Another collaborative training model involves programs that employers build with several types of postsecondary educational entities.
— Community colleges. The enormous scale of these institutions makes them well suited to train people for middle-skills positions. Key to their success are the state-of-the-art equipment and space for satellite training labs provided to the colleges by leading firms. In return, these companies send some of their current workers to the programs for specialized training during scheduled maintenance shutdowns – a win-win-win arrangement for the employees, businesses and schools.
Proximity also allows company managers and engineers to visit classes, advise students on career opportunities, and discuss technical and organizational issues that students will face when they finish the programs. This intensive and extensive exchange of ideas, equipment and personnel helps these programs keep up with new and constantly changing skills requirements.
— Internships and co-operative education. One of the best ways to ensure that new university graduates can meet the needs of employers is to build well-designed internships or cooperative degree programs. This “try before we buy” approach allows many employers to assess the skills, work ethic and attitudes of prospective workers and to give them training tailored to firms’ specific needs.
— Online education. For-profit, nonprofit and public universities are offering or developing exclusively Web-based degree and certificate programs. Employers with workforce shortages of critical skills could partner with universities to provide online courses for entry-level professionals and on-the-job opportunities to apply the new skills. This approach would offer a powerful second chance for underemployed or unemployed graduates with nontechnical degrees who have the intellectual capacity to learn the basic skills that are in short supply. Employers would simply need to collaborate with these new online entities.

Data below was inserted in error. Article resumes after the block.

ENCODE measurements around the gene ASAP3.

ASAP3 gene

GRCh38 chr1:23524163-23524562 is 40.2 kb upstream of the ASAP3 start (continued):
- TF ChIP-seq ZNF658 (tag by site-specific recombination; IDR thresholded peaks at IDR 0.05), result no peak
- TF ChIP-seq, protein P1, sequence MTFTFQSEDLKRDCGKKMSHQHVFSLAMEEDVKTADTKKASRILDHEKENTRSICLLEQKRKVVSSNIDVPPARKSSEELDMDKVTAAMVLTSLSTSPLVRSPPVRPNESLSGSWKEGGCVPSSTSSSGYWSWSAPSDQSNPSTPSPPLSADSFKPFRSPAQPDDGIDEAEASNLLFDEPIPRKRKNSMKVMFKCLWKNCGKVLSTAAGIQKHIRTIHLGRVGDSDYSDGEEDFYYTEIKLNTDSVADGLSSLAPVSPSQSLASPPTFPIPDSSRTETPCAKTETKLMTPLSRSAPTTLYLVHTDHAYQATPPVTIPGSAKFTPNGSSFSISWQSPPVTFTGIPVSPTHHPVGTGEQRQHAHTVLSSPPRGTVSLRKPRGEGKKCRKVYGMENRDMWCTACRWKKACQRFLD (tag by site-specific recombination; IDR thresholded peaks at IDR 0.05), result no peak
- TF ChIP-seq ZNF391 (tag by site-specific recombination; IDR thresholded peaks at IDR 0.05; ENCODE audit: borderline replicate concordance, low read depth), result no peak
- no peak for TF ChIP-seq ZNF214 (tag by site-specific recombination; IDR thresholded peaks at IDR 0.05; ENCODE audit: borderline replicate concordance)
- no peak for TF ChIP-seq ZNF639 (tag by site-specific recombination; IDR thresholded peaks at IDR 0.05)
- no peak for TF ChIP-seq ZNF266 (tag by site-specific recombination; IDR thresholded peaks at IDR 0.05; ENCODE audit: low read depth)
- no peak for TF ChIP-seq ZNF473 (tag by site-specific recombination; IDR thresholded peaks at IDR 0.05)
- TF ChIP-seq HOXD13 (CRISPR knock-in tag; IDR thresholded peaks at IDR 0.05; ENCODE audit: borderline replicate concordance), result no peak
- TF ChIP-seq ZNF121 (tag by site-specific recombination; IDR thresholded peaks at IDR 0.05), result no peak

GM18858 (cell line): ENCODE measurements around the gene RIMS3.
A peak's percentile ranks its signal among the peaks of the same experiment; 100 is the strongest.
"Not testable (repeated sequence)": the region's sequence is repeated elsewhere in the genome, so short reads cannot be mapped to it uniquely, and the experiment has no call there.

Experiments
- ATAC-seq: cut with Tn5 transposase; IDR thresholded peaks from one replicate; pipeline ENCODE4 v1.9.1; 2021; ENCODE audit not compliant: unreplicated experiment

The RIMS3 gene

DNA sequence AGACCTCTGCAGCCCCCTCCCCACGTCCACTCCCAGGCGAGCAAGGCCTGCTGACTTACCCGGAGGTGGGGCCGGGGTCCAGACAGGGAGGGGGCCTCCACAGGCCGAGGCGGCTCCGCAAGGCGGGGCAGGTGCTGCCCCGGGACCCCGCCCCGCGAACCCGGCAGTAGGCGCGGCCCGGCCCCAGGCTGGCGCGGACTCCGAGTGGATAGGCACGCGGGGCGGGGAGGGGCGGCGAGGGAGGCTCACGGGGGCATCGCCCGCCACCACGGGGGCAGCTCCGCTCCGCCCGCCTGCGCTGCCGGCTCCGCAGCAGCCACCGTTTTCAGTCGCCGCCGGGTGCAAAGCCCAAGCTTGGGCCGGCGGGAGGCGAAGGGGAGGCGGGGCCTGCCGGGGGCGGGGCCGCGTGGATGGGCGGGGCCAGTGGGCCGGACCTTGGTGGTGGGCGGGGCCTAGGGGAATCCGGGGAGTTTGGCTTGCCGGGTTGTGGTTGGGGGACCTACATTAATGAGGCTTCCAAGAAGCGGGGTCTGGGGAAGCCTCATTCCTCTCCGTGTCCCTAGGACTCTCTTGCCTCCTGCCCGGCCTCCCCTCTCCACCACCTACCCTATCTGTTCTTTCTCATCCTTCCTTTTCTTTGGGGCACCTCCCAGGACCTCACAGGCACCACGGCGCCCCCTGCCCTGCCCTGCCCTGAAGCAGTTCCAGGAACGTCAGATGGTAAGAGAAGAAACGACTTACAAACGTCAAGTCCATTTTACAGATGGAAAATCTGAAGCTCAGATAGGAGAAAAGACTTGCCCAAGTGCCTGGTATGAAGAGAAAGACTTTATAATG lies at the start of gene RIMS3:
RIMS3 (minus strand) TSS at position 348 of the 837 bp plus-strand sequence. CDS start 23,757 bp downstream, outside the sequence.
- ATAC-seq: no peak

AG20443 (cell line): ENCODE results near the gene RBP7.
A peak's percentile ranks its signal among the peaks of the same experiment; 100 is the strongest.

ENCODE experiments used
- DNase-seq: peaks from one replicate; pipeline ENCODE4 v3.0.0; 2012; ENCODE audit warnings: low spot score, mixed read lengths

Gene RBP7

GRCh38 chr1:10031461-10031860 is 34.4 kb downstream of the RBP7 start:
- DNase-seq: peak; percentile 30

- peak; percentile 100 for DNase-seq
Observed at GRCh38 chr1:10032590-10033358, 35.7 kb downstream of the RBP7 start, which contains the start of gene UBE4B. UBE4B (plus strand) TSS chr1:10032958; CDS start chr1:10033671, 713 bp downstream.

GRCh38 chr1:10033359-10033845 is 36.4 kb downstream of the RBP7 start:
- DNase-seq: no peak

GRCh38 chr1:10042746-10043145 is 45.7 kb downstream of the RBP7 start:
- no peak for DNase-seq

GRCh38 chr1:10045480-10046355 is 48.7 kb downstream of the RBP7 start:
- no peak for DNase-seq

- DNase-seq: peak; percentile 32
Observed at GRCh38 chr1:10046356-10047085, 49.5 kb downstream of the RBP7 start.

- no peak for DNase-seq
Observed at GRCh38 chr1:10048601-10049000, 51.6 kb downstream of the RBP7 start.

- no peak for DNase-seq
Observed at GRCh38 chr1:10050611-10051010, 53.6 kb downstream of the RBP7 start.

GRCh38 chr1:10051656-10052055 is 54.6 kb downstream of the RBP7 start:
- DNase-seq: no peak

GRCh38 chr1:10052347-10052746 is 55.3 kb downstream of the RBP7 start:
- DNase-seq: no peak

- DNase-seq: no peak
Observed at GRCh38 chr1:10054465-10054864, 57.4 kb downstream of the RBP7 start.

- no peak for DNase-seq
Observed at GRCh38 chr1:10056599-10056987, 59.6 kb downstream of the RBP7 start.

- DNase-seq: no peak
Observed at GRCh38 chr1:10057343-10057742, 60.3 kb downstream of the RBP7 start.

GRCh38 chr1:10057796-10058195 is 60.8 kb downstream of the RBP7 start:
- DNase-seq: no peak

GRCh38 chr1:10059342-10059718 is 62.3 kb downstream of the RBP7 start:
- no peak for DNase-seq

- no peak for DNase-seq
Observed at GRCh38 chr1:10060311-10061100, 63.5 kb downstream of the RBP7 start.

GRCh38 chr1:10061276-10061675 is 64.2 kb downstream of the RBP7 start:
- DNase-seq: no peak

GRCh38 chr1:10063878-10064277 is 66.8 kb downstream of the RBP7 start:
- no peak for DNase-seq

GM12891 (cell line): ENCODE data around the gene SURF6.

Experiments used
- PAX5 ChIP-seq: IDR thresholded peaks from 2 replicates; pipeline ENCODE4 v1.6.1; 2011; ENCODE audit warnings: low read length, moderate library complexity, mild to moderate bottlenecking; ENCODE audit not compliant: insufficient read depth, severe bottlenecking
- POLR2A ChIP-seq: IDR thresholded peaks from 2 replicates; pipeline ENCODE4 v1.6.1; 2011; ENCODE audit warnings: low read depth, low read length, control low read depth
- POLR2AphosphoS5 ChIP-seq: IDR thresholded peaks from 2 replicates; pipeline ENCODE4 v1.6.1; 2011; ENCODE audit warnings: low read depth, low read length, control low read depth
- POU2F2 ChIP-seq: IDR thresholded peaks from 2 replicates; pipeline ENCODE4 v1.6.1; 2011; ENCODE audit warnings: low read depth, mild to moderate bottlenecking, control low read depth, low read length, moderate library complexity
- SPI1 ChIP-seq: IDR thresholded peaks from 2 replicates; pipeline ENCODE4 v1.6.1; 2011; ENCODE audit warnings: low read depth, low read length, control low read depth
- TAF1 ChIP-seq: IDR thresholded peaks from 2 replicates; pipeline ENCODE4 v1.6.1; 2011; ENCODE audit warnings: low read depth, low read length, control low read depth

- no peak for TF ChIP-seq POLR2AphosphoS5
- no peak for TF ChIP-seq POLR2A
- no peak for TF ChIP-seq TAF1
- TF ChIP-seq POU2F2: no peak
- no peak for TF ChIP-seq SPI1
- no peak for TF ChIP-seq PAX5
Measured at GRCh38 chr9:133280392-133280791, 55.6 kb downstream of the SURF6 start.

The bottom line: The US can – and must – close the middle-skills gap to remain competitive, remedy wage stagnation, and raise living standards. That will take leadership and innovation from various constituencies – business (individual firms, but especially industry associations), education and labour – and targeted federal funding and incentives.
Thomas Kochan is a professor of management at MIT's Sloan School of Management. David Finegold is the senior vice president for lifelong learning and strategic growth at Rutgers University. Paul Osterman is a professor of human resources and management at MIT's Sloan School.